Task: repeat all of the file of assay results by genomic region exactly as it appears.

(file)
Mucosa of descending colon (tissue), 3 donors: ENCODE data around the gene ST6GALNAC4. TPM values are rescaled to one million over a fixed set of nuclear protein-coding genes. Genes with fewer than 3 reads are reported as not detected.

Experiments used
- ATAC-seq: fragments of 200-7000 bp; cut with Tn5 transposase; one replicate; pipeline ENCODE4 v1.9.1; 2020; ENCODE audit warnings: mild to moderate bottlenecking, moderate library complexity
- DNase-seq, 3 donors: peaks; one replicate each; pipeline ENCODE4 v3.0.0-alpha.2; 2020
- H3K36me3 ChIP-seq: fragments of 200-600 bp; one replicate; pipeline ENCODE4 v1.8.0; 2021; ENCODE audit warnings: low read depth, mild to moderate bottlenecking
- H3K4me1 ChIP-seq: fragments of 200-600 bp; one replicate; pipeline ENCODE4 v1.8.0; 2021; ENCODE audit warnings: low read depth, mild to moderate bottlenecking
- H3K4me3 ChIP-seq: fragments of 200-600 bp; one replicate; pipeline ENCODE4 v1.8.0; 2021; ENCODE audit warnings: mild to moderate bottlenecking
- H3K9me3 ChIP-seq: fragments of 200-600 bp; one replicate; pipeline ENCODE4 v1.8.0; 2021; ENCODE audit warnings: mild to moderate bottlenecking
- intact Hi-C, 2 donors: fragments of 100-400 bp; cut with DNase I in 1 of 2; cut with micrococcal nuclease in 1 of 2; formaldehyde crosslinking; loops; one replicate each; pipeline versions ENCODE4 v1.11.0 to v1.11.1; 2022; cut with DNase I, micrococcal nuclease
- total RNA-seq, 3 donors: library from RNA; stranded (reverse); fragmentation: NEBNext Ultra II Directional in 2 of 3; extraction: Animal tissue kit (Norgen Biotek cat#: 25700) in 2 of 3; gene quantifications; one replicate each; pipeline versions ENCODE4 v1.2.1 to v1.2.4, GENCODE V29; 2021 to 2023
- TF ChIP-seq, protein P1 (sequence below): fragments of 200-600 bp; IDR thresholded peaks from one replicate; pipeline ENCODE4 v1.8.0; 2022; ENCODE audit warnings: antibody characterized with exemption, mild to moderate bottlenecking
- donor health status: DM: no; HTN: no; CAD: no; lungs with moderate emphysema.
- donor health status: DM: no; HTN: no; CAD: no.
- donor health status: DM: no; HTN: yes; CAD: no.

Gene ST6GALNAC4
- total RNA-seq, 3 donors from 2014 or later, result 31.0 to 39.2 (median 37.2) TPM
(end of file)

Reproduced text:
Mucosa of descending colon (tissue), 3 donors: ENCODE data around the gene ST6GALNAC4. TPM values are rescaled to one million over a fixed set of nuclear protein-coding genes. Genes with fewer than 3 reads are reported as not detected.

Experiments used
- ATAC-seq: fragments of 200-7000 bp; cut with Tn5 transposase; one replicate; pipeline ENCODE4 v1.9.1; 2020; ENCODE audit warnings: mild to moderate bottlenecking, moderate library complexity
- DNase-seq, 3 donors: peaks; one replicate each; pipeline ENCODE4 v3.0.0-alpha.2; 2020
- H3K36me3 ChIP-seq: fragments of 200-600 bp; one replicate; pipeline ENCODE4 v1.8.0; 2021; ENCODE audit warnings: low read depth, mild to moderate bottlenecking
- H3K4me1 ChIP-seq: fragments of 200-600 bp; one replicate; pipeline ENCODE4 v1.8.0; 2021; ENCODE audit warnings: low read depth, mild to moderate bottlenecking
- H3K4me3 ChIP-seq: fragments of 200-600 bp; one replicate; pipeline ENCODE4 v1.8.0; 2021; ENCODE audit warnings: mild to moderate bottlenecking
- H3K9me3 ChIP-seq: fragments of 200-600 bp; one replicate; pipeline ENCODE4 v1.8.0; 2021; ENCODE audit warnings: mild to moderate bottlenecking
- intact Hi-C, 2 donors: fragments of 100-400 bp; cut with DNase I in 1 of 2; cut with micrococcal nuclease in 1 of 2; formaldehyde crosslinking; loops; one replicate each; pipeline versions ENCODE4 v1.11.0 to v1.11.1; 2022; cut with DNase I, micrococcal nuclease
- total RNA-seq, 3 donors: library from RNA; stranded (reverse); fragmentation: NEBNext Ultra II Directional in 2 of 3; extraction: Animal tissue kit (Norgen Biotek cat#: 25700) in 2 of 3; gene quantifications; one replicate each; pipeline versions ENCODE4 v1.2.1 to v1.2.4, GENCODE V29; 2021 to 2023
- TF ChIP-seq, protein P1 (sequence below): fragments of 200-600 bp; IDR thresholded peaks from one replicate; pipeline ENCODE4 v1.8.0; 2022; ENCODE audit warnings: antibody characterized with exemption, mild to moderate bottlenecking
- donor health status: DM: no; HTN: no; CAD: no; lungs with moderate emphysema.
- donor health status: DM: no; HTN: no; CAD: no.
- donor health status: DM: no; HTN: yes; CAD: no.

Gene ST6GALNAC4
- total RNA-seq, 3 donors from 2014 or later, result 31.0 to 39.2 (median 37.2) TPM